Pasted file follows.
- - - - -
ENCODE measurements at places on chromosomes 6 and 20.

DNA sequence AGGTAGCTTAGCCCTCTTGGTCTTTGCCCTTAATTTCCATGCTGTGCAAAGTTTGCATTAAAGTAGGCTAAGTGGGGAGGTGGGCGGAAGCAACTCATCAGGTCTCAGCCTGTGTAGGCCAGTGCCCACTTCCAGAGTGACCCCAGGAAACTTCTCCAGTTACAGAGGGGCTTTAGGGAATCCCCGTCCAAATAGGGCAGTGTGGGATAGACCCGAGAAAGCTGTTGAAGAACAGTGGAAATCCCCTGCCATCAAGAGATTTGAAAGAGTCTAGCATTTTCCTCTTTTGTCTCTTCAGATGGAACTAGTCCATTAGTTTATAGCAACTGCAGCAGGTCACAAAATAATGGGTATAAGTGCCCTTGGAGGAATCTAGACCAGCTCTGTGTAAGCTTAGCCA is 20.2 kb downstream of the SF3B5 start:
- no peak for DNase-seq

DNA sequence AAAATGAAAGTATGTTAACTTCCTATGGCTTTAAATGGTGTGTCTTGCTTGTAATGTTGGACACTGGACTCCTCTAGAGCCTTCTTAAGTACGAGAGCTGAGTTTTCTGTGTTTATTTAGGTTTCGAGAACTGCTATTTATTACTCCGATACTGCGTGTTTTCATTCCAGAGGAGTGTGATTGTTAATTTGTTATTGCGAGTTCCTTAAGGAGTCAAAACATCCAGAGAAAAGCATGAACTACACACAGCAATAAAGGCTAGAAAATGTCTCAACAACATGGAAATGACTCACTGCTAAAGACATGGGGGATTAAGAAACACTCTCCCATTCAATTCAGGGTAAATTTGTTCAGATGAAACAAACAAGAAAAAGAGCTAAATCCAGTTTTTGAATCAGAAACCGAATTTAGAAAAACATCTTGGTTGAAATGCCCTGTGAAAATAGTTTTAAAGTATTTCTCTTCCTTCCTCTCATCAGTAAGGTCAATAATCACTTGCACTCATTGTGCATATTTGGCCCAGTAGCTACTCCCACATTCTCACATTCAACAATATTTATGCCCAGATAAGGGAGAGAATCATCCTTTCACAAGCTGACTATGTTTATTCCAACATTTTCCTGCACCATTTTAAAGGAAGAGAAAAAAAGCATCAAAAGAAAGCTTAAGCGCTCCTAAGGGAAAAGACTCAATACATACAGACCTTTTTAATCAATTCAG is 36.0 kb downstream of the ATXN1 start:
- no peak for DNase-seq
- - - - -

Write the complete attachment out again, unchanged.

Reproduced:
ENCODE measurements at places on chromosomes 6 and 20.

DNA sequence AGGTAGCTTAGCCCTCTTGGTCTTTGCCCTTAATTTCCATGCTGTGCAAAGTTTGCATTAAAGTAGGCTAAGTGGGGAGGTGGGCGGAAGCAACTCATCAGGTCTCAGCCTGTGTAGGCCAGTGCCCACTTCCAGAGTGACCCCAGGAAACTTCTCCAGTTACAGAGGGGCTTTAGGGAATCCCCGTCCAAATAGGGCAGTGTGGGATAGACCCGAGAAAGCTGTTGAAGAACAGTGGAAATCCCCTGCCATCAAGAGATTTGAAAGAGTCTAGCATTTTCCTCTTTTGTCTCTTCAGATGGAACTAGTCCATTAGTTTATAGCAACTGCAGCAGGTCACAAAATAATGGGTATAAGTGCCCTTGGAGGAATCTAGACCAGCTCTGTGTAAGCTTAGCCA is 20.2 kb downstream of the SF3B5 start:
- no peak for DNase-seq

DNA sequence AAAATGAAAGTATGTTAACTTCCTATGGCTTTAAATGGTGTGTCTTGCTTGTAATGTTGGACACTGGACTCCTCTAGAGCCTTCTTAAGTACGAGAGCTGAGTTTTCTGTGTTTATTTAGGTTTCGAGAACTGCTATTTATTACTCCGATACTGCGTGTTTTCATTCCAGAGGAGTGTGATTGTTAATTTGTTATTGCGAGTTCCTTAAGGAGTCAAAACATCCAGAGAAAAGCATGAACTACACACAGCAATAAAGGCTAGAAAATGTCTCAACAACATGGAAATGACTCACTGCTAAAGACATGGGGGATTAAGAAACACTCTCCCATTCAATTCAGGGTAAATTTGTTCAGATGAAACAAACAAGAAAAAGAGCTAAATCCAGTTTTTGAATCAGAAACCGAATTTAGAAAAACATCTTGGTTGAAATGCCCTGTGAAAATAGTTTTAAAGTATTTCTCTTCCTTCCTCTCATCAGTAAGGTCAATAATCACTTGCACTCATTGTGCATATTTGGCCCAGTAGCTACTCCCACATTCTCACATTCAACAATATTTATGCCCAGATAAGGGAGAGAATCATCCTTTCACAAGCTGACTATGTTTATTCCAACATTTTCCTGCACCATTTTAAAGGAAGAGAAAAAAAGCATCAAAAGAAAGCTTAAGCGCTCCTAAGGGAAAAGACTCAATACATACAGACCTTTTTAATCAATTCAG is 36.0 kb downstream of the ATXN1 start:
- no peak for DNase-seq